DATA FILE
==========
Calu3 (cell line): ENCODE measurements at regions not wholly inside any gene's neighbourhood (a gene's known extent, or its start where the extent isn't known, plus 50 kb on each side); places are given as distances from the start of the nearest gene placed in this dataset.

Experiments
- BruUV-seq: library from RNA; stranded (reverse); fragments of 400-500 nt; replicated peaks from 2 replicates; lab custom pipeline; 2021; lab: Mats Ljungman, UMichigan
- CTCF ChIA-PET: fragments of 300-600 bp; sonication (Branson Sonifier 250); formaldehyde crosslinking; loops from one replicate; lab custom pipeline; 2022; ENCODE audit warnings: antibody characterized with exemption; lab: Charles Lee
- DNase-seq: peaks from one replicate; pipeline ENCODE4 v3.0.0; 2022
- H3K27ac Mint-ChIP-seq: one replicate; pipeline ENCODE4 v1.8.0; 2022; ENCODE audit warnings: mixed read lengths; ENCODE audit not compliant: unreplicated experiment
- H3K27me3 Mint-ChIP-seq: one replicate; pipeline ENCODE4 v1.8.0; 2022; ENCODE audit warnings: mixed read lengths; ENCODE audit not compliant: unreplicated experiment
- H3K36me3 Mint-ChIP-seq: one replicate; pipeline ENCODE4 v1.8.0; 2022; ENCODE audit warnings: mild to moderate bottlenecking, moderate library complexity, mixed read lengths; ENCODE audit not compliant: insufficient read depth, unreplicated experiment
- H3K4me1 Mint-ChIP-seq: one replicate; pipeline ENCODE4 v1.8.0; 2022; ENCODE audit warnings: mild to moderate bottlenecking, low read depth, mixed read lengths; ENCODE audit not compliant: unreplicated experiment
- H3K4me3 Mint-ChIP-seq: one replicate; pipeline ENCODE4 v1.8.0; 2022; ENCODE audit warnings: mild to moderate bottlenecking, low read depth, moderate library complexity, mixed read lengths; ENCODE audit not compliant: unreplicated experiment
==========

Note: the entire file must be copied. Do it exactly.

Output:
Calu3 (cell line): ENCODE measurements at regions not wholly inside any gene's neighbourhood (a gene's known extent, or its start where the extent isn't known, plus 50 kb on each side); places are given as distances from the start of the nearest gene placed in this dataset.

Experiments
- BruUV-seq: library from RNA; stranded (reverse); fragments of 400-500 nt; replicated peaks from 2 replicates; lab custom pipeline; 2021; lab: Mats Ljungman, UMichigan
- CTCF ChIA-PET: fragments of 300-600 bp; sonication (Branson Sonifier 250); formaldehyde crosslinking; loops from one replicate; lab custom pipeline; 2022; ENCODE audit warnings: antibody characterized with exemption; lab: Charles Lee
- DNase-seq: peaks from one replicate; pipeline ENCODE4 v3.0.0; 2022
- H3K27ac Mint-ChIP-seq: one replicate; pipeline ENCODE4 v1.8.0; 2022; ENCODE audit warnings: mixed read lengths; ENCODE audit not compliant: unreplicated experiment
- H3K27me3 Mint-ChIP-seq: one replicate; pipeline ENCODE4 v1.8.0; 2022; ENCODE audit warnings: mixed read lengths; ENCODE audit not compliant: unreplicated experiment
- H3K36me3 Mint-ChIP-seq: one replicate; pipeline ENCODE4 v1.8.0; 2022; ENCODE audit warnings: mild to moderate bottlenecking, moderate library complexity, mixed read lengths; ENCODE audit not compliant: insufficient read depth, unreplicated experiment
- H3K4me1 Mint-ChIP-seq: one replicate; pipeline ENCODE4 v1.8.0; 2022; ENCODE audit warnings: mild to moderate bottlenecking, low read depth, mixed read lengths; ENCODE audit not compliant: unreplicated experiment
- H3K4me3 Mint-ChIP-seq: one replicate; pipeline ENCODE4 v1.8.0; 2022; ENCODE audit warnings: mild to moderate bottlenecking, low read depth, moderate library complexity, mixed read lengths; ENCODE audit not compliant: unreplicated experiment